[time-nuts] To use or not to use transmission line splitters for GPS receivers
azelio.boriani at screen.it
Tue Oct 9 04:41:41 EDT 2012
Is there any difference between what a GPS receiver can receve via
crosstalk or receive directly from the antenna? In my opinion crosstalk is
absolutely less than the last argument about GPS antenna splitters.
On Tue, Oct 9, 2012 at 9:58 AM, Timeok <timeok at timeok.it> wrote:
> Hi all,
> In my shack I have a single antenna with two power splitter in series
> because I need several ports for the four GPSDO and spare port for
> occasional testing.
> 1.1 They argued that cross talk could happen among ports. I doubt
>> with the newer models. I have experience with HP and Symmetricom units
>> and they state their products cancel cross talk.
> any cross talk depends on the circuit and layout of the splitter. Some
> crosstalk can happen with two close antenna cable.
> I suppose the first question have to be : What is my time stability target?
> Important is a stable electrical and mechanical configuration and port
> 1.2 They argued that there could be problems from the power
>> of the antenna and mismatches at the receiver antenna port voltages.
>> Again I doubt it if one uses receivers in the same voltage range
> I have the same dubt and for this reason I have powered my Agilent
> splitter not from the GPS but from separate port is present (ac and backup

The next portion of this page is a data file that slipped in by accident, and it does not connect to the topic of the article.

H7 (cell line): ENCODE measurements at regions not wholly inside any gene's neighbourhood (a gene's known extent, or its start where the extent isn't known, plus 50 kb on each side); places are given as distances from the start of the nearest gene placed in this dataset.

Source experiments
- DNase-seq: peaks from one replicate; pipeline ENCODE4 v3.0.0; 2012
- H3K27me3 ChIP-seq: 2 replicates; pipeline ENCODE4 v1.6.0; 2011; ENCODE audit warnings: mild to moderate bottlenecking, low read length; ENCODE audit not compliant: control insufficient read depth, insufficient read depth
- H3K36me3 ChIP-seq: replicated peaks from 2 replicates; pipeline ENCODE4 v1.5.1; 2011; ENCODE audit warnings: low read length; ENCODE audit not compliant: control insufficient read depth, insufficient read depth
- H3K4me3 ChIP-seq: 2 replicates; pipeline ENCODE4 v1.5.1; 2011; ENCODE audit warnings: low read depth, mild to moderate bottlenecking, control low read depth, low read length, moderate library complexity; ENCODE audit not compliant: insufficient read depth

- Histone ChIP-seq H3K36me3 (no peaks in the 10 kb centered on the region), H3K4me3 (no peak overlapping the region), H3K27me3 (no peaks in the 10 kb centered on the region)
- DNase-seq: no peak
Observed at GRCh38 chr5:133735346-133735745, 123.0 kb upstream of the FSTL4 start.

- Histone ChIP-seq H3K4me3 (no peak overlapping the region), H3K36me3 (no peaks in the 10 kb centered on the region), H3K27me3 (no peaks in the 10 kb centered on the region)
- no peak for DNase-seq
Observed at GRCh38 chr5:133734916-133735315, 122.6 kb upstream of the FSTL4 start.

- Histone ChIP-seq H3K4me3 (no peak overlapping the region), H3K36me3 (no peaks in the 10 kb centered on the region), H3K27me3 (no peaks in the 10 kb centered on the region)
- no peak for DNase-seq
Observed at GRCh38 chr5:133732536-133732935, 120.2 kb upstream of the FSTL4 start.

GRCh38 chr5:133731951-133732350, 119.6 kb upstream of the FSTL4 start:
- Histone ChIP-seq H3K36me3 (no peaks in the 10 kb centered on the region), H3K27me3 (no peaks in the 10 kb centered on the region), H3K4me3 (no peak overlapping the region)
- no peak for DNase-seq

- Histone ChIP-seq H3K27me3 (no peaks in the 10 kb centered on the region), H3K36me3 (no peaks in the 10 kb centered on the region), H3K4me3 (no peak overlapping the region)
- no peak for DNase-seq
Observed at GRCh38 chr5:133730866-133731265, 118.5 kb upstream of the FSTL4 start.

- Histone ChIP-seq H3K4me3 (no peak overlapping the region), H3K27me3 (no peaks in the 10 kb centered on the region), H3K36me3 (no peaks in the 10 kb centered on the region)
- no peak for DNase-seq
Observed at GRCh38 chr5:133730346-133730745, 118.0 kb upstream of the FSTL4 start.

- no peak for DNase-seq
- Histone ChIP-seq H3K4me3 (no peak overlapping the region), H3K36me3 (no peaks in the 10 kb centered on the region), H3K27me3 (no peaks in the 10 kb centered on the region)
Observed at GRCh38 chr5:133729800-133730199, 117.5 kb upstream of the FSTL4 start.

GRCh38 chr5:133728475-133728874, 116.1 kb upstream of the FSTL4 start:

> du power).This also for the smart splitter.
>> 2. I have been experimenting with GPS constellation coverage with
>> different brands of antennas. I have found different gains, different
>> radiation patterns and as a result different satellites in view for
>> identical GPS receivers.
>> 2.1 I have found that using a single antenna and a two port HP
>> splitter I get the same radiation pattern, gain and identical
>> satellites in view for a set of identical receivers. For comparison
>> purposes I feel this is an adequate scenario.
> I agree, the new receivers have comparable performance.Some more
> difference are in PLL OCXO and firmware.
> It is easier for me to take care of the transmission line length
>> errors caused by phase differences, attenuation and delays.
>> 2.2 Two identical GPS receivers each one with it's own antenna,
>> could eventually cause spatial diversity reception for a system of two
>> receivers conceptually set as one for comparison purposes. Different
>> satellites being tracked on
>> each receiver if not connected to a common antenna. Even if
>> and transmission lines are identical.
>> Question is: Am I wrong doing the above mentioned assumptions while
>> considering the use of GPS transmission line splitters? I which
>> scenarios are the splitters recommended? In which cases they are
>> rather not to be considered?
> I think a standard calibration lab have to setting up with two antenna
> system and two receivers as recovery plan in case of fault. One system can
> be single antenna plus GPSDO (recovery reference). The other can use a
> splitter connected to second receiver and several more ports for testing.
> All my ports are with a blocking capacitors in series to avoid any antenna
> or active splitter interaction.
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